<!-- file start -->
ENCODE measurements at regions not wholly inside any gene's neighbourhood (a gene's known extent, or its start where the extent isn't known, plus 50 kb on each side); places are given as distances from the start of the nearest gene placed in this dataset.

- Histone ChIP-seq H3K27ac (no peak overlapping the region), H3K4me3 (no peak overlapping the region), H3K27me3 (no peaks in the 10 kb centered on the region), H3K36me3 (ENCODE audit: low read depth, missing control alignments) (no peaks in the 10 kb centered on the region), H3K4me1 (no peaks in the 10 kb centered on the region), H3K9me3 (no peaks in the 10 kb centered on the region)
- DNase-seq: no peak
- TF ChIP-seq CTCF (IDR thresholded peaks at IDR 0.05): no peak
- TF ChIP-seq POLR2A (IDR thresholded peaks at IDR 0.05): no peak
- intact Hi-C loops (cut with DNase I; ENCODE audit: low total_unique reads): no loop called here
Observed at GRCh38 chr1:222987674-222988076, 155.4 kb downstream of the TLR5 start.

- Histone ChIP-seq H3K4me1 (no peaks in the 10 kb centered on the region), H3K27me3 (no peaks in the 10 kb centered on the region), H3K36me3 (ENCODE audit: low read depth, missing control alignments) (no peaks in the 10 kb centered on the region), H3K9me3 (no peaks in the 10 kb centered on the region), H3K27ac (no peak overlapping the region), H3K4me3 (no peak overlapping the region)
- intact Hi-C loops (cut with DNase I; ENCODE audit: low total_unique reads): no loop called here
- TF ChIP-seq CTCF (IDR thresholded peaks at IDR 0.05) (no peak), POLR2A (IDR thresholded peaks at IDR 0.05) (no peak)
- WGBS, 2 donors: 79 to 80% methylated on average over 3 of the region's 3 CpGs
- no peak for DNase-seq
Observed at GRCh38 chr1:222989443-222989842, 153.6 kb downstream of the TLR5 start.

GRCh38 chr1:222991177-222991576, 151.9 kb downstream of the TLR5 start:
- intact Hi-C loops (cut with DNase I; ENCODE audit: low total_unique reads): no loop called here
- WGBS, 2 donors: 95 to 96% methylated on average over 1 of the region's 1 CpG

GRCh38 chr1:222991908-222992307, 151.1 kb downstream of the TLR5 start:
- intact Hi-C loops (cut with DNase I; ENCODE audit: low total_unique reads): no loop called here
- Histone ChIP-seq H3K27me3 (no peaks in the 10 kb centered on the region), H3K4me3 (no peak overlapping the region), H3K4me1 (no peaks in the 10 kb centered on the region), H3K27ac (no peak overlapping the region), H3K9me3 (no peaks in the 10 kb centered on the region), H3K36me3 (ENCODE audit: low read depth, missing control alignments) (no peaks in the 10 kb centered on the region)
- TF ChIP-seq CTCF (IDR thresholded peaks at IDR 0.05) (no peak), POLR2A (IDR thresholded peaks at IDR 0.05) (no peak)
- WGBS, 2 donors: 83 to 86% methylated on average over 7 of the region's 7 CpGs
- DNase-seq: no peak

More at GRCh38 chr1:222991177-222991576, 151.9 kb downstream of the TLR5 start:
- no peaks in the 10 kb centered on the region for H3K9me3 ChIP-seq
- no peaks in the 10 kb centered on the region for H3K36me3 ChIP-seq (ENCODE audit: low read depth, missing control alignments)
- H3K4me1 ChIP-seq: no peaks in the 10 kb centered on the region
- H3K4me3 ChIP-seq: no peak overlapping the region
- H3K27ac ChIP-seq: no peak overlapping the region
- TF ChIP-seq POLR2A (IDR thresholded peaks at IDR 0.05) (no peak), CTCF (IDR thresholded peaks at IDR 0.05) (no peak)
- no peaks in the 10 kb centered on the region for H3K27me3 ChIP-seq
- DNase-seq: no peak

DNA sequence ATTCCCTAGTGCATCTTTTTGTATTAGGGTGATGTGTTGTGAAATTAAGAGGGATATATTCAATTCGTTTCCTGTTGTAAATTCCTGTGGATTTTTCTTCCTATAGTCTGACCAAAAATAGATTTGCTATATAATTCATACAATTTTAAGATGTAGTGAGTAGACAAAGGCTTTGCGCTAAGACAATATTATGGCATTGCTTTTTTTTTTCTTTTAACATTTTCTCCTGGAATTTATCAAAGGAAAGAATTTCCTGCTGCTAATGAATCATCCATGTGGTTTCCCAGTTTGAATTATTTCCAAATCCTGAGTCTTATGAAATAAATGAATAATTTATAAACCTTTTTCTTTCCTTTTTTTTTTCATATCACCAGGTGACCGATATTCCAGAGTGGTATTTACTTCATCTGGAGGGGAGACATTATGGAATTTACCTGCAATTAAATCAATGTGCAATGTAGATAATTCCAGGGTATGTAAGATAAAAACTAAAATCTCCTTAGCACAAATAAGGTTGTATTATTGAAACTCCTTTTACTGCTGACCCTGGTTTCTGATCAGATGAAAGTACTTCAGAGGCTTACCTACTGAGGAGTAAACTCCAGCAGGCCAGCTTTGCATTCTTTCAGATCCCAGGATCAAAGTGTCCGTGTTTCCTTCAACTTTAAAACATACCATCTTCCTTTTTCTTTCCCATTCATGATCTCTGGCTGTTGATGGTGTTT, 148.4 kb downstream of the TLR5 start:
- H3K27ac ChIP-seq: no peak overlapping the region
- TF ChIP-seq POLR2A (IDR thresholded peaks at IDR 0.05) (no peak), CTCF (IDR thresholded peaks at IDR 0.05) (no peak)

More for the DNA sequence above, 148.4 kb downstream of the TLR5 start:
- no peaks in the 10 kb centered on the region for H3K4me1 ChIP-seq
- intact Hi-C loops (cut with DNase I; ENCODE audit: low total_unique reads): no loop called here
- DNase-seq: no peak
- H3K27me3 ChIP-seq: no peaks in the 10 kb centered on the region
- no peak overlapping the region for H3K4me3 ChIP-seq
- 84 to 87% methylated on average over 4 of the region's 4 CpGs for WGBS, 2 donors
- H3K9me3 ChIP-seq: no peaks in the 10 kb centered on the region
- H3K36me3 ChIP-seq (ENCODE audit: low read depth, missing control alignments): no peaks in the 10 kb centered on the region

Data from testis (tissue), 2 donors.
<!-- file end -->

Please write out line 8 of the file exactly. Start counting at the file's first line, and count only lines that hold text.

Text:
- Histone ChIP-seq H3K4me1 (no peaks in the 10 kb centered on the region), H3K27me3 (no peaks in the 10 kb centered on the region), H3K36me3 (ENCODE audit: low read depth, missing control alignments) (no peaks in the 10 kb centered on the region), H3K9me3 (no peaks in the 10 kb centered on the region), H3K27ac (no peak overlapping the region), H3K4me3 (no peak overlapping the region)